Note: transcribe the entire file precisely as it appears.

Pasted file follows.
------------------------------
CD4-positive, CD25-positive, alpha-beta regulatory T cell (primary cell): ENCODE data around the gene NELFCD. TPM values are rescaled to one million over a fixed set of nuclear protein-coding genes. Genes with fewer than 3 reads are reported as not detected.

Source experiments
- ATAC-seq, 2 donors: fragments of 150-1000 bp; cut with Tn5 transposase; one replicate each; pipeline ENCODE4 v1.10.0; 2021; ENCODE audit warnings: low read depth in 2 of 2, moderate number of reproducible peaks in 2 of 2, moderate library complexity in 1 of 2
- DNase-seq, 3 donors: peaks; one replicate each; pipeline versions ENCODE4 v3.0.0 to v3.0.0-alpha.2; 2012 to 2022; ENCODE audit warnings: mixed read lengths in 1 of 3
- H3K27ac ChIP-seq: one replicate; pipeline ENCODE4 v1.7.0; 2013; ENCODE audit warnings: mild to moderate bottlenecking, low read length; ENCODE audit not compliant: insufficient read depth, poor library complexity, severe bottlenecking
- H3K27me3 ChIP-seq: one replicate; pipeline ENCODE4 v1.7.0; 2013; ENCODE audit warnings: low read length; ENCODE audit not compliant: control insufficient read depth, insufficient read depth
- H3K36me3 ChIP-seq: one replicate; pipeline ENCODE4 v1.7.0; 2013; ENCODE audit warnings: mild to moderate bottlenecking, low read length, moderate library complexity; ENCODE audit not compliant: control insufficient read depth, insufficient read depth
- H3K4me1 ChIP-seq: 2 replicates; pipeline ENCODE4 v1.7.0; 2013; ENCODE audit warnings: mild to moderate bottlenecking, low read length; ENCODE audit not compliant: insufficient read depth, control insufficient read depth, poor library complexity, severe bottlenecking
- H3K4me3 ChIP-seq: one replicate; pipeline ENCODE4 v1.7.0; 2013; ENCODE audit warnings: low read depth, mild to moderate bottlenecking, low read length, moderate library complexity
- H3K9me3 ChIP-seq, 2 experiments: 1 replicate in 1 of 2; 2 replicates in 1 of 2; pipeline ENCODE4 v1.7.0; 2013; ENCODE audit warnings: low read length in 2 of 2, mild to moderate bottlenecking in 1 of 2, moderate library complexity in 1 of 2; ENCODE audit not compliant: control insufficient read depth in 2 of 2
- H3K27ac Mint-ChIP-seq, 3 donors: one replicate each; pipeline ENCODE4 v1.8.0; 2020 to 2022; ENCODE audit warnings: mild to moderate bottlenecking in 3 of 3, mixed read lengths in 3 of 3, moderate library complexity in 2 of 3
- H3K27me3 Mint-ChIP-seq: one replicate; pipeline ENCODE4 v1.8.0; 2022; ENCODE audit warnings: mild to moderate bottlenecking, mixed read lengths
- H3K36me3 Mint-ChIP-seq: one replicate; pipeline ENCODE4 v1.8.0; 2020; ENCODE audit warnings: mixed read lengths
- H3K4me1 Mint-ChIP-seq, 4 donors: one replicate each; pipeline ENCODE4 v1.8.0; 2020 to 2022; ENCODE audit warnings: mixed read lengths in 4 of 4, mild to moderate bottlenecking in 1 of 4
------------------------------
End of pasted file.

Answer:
CD4-positive, CD25-positive, alpha-beta regulatory T cell (primary cell): ENCODE data around the gene NELFCD. TPM values are rescaled to one million over a fixed set of nuclear protein-coding genes. Genes with fewer than 3 reads are reported as not detected.

Source experiments
- ATAC-seq, 2 donors: fragments of 150-1000 bp; cut with Tn5 transposase; one replicate each; pipeline ENCODE4 v1.10.0; 2021; ENCODE audit warnings: low read depth in 2 of 2, moderate number of reproducible peaks in 2 of 2, moderate library complexity in 1 of 2
- DNase-seq, 3 donors: peaks; one replicate each; pipeline versions ENCODE4 v3.0.0 to v3.0.0-alpha.2; 2012 to 2022; ENCODE audit warnings: mixed read lengths in 1 of 3
- H3K27ac ChIP-seq: one replicate; pipeline ENCODE4 v1.7.0; 2013; ENCODE audit warnings: mild to moderate bottlenecking, low read length; ENCODE audit not compliant: insufficient read depth, poor library complexity, severe bottlenecking
- H3K27me3 ChIP-seq: one replicate; pipeline ENCODE4 v1.7.0; 2013; ENCODE audit warnings: low read length; ENCODE audit not compliant: control insufficient read depth, insufficient read depth
- H3K36me3 ChIP-seq: one replicate; pipeline ENCODE4 v1.7.0; 2013; ENCODE audit warnings: mild to moderate bottlenecking, low read length, moderate library complexity; ENCODE audit not compliant: control insufficient read depth, insufficient read depth
- H3K4me1 ChIP-seq: 2 replicates; pipeline ENCODE4 v1.7.0; 2013; ENCODE audit warnings: mild to moderate bottlenecking, low read length; ENCODE audit not compliant: insufficient read depth, control insufficient read depth, poor library complexity, severe bottlenecking
- H3K4me3 ChIP-seq: one replicate; pipeline ENCODE4 v1.7.0; 2013; ENCODE audit warnings: low read depth, mild to moderate bottlenecking, low read length, moderate library complexity
- H3K9me3 ChIP-seq, 2 experiments: 1 replicate in 1 of 2; 2 replicates in 1 of 2; pipeline ENCODE4 v1.7.0; 2013; ENCODE audit warnings: low read length in 2 of 2, mild to moderate bottlenecking in 1 of 2, moderate library complexity in 1 of 2; ENCODE audit not compliant: control insufficient read depth in 2 of 2
- H3K27ac Mint-ChIP-seq, 3 donors: one replicate each; pipeline ENCODE4 v1.8.0; 2020 to 2022; ENCODE audit warnings: mild to moderate bottlenecking in 3 of 3, mixed read lengths in 3 of 3, moderate library complexity in 2 of 3
- H3K27me3 Mint-ChIP-seq: one replicate; pipeline ENCODE4 v1.8.0; 2022; ENCODE audit warnings: mild to moderate bottlenecking, mixed read lengths
- H3K36me3 Mint-ChIP-seq: one replicate; pipeline ENCODE4 v1.8.0; 2020; ENCODE audit warnings: mixed read lengths
- H3K4me1 Mint-ChIP-seq, 4 donors: one replicate each; pipeline ENCODE4 v1.8.0; 2020 to 2022; ENCODE audit warnings: mixed read lengths in 4 of 4, mild to moderate bottlenecking in 1 of 4